🔎 400,000+ GitHub Wikis, now indexable by your favorite search engine.
GitHub Wiki Search Engine Enablement (GHWSEE) allows non-indexed GitHub Wikis to be indexed by search
robots.txt and HTTP headers on
this site do not prevent indexing of wiki content and GitHub Wiki content proxied from GitHub and served from
this service can be crawled and indexed by major search engines.
The situation so far:
GHWSEE proxies the rendered contents of the pages and has a link with a large button at the top to visit the page on GitHub for everyday usage and a link at the bottom explaining what GHWSEE is. The content of this service is not meant to be read directly by users and is intended for crawlers. GHWSEE is designed to behave like those StackOverflow content mirroring sites that rank high with "stolen" content from StackOverflow but with far less ad-farming. Unlike its inspiration, GHWSEE has no ads and tries to make it obvious, quick, and easy for users to get to the content they want directly on GitHub.com short of an automatic redirect that may make search engines not crawl or index the content.
Another purpose of GHWSEE is to bring awareness to the issue of GitHub Wikis purposefully not being indexed since 2012. Many are caught off-guard and have produced massive libraries of information that they are unaware of being generally invisible to the internet. Likewise, many searching for information in these libraries are not aware that the information is invisible to them if it was in a GitHub Wiki. Up until April 2021 (9 years since 2012), GitHub did not document this limitation; the only way you knew was by previously looking at robots.txt. A warning is still not present in GitHub's UI itself about this limitation. By showing up in real-world search results, it is hoped that greater awareness to this issue can be made amongst affected communities and projects.
If you are a GitHub Wiki maintainer, you may want to consider GitHub Pages backed by a public repository for your community's content as a more crawlable, stable, blessed, and probably higher search ranking alternative. This alternative is also mentioned in GitHub Docs about GitHub Wikis. Consider adding an "Edit on GitHub" link to the content on GitHub Pages to have an experience closer to wikis, easily permit editing, and to encourage contributions. This is the official solution which can be burdensome and you are welcome to continue using GHWSEE.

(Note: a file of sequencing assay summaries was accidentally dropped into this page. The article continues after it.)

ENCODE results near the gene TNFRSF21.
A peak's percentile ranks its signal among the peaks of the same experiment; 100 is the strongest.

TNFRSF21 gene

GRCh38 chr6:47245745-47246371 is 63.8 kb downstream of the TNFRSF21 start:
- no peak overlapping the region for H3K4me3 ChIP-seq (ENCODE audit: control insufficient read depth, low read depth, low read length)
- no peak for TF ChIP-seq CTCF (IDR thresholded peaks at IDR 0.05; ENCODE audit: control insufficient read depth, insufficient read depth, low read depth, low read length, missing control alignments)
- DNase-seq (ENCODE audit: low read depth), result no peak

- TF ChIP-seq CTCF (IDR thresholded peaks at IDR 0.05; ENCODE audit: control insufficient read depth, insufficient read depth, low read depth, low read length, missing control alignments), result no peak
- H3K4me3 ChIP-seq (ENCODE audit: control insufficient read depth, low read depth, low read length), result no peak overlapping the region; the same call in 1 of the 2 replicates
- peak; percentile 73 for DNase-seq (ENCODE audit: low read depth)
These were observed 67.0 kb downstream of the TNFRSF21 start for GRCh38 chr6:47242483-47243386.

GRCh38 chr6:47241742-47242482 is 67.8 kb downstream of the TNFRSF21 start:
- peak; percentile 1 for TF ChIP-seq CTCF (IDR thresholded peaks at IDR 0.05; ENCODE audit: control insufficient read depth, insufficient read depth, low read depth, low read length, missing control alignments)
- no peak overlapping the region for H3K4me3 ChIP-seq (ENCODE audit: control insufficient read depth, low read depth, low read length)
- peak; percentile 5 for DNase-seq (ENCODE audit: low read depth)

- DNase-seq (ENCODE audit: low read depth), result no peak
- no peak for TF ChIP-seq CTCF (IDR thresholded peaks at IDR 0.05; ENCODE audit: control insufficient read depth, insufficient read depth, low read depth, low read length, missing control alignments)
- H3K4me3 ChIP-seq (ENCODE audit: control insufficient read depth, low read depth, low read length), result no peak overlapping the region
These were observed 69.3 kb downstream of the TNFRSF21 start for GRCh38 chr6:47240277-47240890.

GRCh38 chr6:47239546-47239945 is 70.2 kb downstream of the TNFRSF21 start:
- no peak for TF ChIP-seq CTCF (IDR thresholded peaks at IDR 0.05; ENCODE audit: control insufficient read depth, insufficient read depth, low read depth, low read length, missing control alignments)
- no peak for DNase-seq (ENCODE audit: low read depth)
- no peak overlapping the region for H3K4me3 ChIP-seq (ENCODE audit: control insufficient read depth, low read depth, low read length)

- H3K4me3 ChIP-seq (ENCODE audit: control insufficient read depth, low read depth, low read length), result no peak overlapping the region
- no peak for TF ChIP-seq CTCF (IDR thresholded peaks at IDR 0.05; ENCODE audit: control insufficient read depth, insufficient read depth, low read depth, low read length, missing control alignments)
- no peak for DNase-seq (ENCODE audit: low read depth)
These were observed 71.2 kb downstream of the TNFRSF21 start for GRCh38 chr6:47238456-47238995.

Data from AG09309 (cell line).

If you are interested in providing feedback to GitHub or seeing what GitHub staff has said about their blocking of Wiki content from appearing in search engines, participate in the discussion here: https://github.com/github/feedback/discussions/4992. Let us hope that GitHub can find a solution to unblock GitHub Wiki content in harmony with their SEO concerns, and GHWSEE can be decommissioned. Already, Wikis that are known to be directly indexable are skipped by GHWSEE as part of the partial decommissioning.
For anti-abuse reasons, all links rendered in the service that are going out of GitHub are tagged with
as to not affect search engine rankings or to promote mass vandalism of GitHub Wikis. This is in addition to
rel="nofollow" in the original content.
These are just examples and testing wikis.
So far, about $300 have been spent on experiments, queries, and so on with this service during its initial ramp-up. The good news is that the cost to currently host the service is very low. In lieu of any compensation, please consider donating money recurringly or one-time to the Internet Archive and/or your time to Archive Team projects.
This service will be completely decommissioned to redirect old links once the block is lifted or GitHub produces some other solution to index all useful GitHub Wikis in harmony with their SEO concerns.
People shouldn't have linked to this site but maybe the warnings weren't big and red enough. Flashing yellow was very unpopular. Regardless, let us not contribute to link rot.
As of January 2022, GitHub does appear to be letting some Wikis be indexed according to some non-public
criteria. These small sample of Wikis allow native indexing by not having a
x-robots-tag: none HTTP
header. A Cloudflare Worker is implemented in front of the proxied URLs to check GitHub and automatically
redirect if the backing page is detected to allow indexing if something doesn't get added to that list on time.
By automatically redirecting, it is hoped that GHWSEE's entries for that GitHub wiki falls off the search engine
index and that GHWSEE's ranking may be conferred directly on GitHub's ranking.
Some projects have chosen to mirror their own wiki's content onto their own site as well. These cannot be automatically detected, but may be manually added to the decommission list.
The small sample of links below help test the partial decommissioning functionality.
This project is not affiliated with GitHub in any way, if it wasn't obvious from the substandard CSS and code. This project is only made and run by nelsonjchen, GitHub User #5653.